Instant-start computers possible with new breakthrough December 19th, 2014

Aculon Hires New Business Development Director December 19th, 2014

Iranian Scientists Use Nanotechnology to Increase Power, Energy of Supercapacitors December 18th, 2014

Imaging

Switching to spintronics: Berkeley Lab reports on electric field switching of ferromagnetism at room temp December 17th, 2014

ORNL microscopy pencils patterns in polymers at the nanoscale December 17th, 2014

Unraveling the light of fireflies December 17th, 2014

DELMIC reports on applications of their SPARC technology at the Chalmers University of Technology in Gothenburg, Sweden December 16th, 2014

Discoveries

Oregon researchers glimpse pathway of sunlight to electricity: Collaboration with Lund University uses modified UO spectroscopy equipment to study 'maze' of connections in photoactive quantum dots December 19th, 2014

Instant-start computers possible with new breakthrough December 19th, 2014

Creation of 'Rocker' protein opens way for new smart molecules in medicine, other fields December 18th, 2014

Iranian Scientists Use Nanotechnology to Increase Power, Energy of Supercapacitors December 18th, 2014

Announcements

Oregon researchers glimpse pathway of sunlight to electricity: Collaboration with Lund University uses modified UO spectroscopy equipment to study 'maze' of connections in photoactive quantum dots December 19th, 2014

Instant-start computers possible with new breakthrough December 19th, 2014

Aculon Hires New Business Development Director December 19th, 2014

Iranian Scientists Use Nanotechnology to Increase Power, Energy of Supercapacitors December 18th, 2014

Interviews/Book Reviews/Essays/Reports/Podcasts/Journals/White papers

Oregon researchers glimpse pathway of sunlight to electricity: Collaboration with Lund University uses modified UO spectroscopy equipment to study 'maze' of connections in photoactive quantum dots December 19th, 2014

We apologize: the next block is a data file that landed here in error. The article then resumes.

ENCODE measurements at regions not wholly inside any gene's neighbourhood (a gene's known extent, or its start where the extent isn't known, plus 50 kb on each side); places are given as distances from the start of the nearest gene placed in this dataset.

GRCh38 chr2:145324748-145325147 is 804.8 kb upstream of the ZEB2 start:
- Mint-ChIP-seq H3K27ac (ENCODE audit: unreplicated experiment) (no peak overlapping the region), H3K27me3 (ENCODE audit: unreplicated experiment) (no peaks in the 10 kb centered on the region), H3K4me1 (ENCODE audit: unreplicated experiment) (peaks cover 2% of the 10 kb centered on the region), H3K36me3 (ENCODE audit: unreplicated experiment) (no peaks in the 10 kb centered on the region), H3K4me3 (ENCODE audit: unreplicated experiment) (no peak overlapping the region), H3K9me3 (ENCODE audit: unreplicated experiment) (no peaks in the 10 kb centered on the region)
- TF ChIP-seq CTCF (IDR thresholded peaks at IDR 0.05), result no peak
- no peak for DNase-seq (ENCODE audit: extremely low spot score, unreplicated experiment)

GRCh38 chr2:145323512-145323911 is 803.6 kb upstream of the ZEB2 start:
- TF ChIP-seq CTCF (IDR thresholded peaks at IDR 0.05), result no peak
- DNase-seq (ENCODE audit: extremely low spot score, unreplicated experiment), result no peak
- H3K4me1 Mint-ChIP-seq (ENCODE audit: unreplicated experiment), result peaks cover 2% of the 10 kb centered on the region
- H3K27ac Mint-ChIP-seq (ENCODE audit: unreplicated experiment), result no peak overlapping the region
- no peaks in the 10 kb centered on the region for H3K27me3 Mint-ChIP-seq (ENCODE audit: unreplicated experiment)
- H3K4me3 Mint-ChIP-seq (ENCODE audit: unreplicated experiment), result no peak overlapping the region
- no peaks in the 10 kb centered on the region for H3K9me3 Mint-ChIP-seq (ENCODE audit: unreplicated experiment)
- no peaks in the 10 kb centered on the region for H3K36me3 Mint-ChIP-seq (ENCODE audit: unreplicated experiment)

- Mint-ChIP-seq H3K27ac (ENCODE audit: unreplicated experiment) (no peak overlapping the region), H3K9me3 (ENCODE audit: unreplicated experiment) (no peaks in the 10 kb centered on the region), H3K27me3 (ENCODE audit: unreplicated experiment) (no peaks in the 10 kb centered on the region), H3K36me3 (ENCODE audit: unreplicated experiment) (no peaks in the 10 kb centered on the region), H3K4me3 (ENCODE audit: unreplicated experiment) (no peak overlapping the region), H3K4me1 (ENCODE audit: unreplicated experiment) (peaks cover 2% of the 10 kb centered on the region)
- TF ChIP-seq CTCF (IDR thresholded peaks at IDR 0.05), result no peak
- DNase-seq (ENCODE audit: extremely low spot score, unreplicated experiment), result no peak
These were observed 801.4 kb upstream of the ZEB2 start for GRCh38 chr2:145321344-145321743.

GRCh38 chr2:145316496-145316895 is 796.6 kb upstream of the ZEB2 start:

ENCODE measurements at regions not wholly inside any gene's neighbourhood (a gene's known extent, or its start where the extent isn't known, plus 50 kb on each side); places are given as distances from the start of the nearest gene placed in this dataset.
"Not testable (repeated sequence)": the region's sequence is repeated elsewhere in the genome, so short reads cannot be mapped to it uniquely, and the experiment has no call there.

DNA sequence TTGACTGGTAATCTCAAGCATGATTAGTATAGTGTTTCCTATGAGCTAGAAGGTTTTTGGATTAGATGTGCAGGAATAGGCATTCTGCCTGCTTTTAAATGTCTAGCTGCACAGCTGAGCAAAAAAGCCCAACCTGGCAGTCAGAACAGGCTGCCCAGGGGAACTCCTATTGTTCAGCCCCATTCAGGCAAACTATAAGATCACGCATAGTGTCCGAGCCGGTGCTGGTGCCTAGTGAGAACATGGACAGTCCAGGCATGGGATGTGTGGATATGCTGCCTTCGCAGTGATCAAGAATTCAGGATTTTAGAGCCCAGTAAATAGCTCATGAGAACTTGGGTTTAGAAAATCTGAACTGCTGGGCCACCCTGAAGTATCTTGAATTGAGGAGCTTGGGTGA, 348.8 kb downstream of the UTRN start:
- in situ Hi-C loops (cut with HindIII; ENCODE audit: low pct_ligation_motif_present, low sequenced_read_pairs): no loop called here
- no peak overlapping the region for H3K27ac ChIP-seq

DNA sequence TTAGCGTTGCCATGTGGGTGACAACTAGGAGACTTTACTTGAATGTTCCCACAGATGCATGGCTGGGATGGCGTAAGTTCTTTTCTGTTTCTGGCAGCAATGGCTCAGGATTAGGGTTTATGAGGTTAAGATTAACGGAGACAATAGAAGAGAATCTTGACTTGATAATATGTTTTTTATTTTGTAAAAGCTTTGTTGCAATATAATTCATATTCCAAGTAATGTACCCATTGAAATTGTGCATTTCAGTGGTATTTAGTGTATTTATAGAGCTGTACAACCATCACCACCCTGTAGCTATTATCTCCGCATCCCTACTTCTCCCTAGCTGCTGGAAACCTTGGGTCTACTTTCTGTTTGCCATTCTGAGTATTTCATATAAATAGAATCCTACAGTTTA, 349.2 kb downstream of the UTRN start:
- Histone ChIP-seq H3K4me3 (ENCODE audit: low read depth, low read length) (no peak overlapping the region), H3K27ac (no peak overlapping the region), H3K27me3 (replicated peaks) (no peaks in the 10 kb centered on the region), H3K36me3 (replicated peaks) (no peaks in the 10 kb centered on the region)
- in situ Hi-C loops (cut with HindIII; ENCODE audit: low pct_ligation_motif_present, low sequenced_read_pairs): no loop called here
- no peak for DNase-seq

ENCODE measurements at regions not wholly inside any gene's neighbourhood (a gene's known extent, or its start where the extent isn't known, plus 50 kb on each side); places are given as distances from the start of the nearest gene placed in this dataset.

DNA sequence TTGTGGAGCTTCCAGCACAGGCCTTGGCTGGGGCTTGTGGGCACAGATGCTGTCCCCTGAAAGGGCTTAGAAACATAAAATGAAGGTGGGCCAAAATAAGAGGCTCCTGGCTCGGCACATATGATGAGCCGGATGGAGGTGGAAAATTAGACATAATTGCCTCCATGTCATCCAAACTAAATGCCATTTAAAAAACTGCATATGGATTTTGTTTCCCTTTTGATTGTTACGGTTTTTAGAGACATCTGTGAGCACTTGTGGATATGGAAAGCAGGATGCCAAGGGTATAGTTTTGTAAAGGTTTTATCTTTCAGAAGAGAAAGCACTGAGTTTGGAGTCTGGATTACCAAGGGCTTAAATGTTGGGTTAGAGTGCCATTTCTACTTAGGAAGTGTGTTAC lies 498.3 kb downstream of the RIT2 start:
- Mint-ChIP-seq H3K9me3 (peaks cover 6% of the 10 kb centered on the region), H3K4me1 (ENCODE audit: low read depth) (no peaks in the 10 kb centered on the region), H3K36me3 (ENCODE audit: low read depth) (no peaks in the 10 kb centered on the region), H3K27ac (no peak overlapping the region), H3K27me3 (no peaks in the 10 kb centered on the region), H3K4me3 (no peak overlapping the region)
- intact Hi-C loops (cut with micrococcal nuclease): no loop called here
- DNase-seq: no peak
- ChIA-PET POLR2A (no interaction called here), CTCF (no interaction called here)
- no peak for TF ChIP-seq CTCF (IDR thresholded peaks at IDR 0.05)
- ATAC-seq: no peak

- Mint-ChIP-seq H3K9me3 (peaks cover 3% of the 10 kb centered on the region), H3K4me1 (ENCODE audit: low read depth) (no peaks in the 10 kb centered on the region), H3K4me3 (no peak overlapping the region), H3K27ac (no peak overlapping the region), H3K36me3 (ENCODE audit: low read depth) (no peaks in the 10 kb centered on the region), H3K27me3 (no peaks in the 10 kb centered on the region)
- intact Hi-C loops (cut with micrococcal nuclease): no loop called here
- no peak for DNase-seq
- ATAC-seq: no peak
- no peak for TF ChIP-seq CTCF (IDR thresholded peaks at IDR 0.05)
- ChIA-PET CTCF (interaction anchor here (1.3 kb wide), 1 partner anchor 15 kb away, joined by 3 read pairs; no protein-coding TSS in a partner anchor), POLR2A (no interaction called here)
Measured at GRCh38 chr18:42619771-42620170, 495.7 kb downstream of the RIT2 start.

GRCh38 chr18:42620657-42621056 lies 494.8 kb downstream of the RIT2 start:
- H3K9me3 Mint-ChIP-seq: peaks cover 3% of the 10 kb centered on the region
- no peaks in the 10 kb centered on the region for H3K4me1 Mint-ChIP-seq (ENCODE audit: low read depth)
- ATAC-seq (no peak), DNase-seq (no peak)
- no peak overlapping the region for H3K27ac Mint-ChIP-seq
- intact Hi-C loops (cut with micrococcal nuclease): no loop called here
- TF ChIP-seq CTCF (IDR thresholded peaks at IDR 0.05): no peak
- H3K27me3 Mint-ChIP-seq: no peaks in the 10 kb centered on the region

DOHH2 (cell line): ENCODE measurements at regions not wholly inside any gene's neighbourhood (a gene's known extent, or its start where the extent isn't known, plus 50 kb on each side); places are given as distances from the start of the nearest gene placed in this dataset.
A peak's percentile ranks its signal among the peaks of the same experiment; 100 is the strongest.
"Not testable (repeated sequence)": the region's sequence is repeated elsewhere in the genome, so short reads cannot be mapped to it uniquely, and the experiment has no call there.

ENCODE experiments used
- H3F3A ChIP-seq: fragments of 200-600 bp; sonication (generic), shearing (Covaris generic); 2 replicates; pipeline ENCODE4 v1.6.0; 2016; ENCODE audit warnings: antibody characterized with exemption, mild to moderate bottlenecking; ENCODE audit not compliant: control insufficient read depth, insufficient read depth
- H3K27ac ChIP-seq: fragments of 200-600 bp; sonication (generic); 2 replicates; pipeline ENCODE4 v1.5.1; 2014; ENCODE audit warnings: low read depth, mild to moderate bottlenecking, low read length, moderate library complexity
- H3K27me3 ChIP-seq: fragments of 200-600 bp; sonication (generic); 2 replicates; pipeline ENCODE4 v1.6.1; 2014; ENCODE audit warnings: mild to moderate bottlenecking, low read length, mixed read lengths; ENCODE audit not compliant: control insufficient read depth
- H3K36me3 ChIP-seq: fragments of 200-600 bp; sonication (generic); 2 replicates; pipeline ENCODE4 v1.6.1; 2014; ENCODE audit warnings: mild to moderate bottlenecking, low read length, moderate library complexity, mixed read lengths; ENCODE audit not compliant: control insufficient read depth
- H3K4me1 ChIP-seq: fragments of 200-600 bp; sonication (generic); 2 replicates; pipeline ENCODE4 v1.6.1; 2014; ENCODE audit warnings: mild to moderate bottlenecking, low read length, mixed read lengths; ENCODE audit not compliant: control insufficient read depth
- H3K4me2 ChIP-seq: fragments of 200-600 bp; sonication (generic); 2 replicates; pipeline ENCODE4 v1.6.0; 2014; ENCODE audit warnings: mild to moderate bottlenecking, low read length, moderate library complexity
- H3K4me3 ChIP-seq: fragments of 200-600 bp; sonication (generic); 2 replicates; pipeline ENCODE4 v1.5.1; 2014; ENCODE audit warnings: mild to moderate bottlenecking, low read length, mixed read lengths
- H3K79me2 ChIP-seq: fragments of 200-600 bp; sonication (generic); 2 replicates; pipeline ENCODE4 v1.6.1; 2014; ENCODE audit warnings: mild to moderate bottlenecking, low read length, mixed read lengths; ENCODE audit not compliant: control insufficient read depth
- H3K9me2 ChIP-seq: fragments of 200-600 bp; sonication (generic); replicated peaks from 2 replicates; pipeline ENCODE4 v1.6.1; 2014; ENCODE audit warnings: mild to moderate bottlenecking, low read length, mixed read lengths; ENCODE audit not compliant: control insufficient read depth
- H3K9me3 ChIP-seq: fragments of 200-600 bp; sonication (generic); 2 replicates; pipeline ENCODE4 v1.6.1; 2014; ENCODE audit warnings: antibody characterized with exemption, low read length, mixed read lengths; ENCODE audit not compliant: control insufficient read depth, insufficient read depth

Instant-start computers possible with new breakthrough December 19th, 2014

How does enzymatic pretreatment affect the nanostructure and reaction space of lignocellulosic biomass? December 18th, 2014

Iranian Scientists Use Nanotechnology to Increase Power, Energy of Supercapacitors December 18th, 2014

Tools

Oregon researchers glimpse pathway of sunlight to electricity: Collaboration with Lund University uses modified UO spectroscopy equipment to study 'maze' of connections in photoactive quantum dots December 19th, 2014

Switching to spintronics: Berkeley Lab reports on electric field switching of ferromagnetism at room temp December 17th, 2014

ORNL microscopy pencils patterns in polymers at the nanoscale December 17th, 2014

Unraveling the light of fireflies December 17th, 2014

NanoNews-Digest
The latest news from around the world, FREE




  Premium Products
NanoNews-Custom
Only the news you want to read!
 Learn More
NanoTech-Transfer
University Technology Transfer & Patents
 Learn More
NanoStrategies
Full-service, expert consulting
 Learn More










ASP
Nanotechnology Now Featured Books




NNN

The Hunger Project







© Copyright 1999-2014 7th Wave, Inc. All Rights Reserved PRIVACY POLICY :: CONTACT US :: STATS :: SITE MAP :: ADVERTISE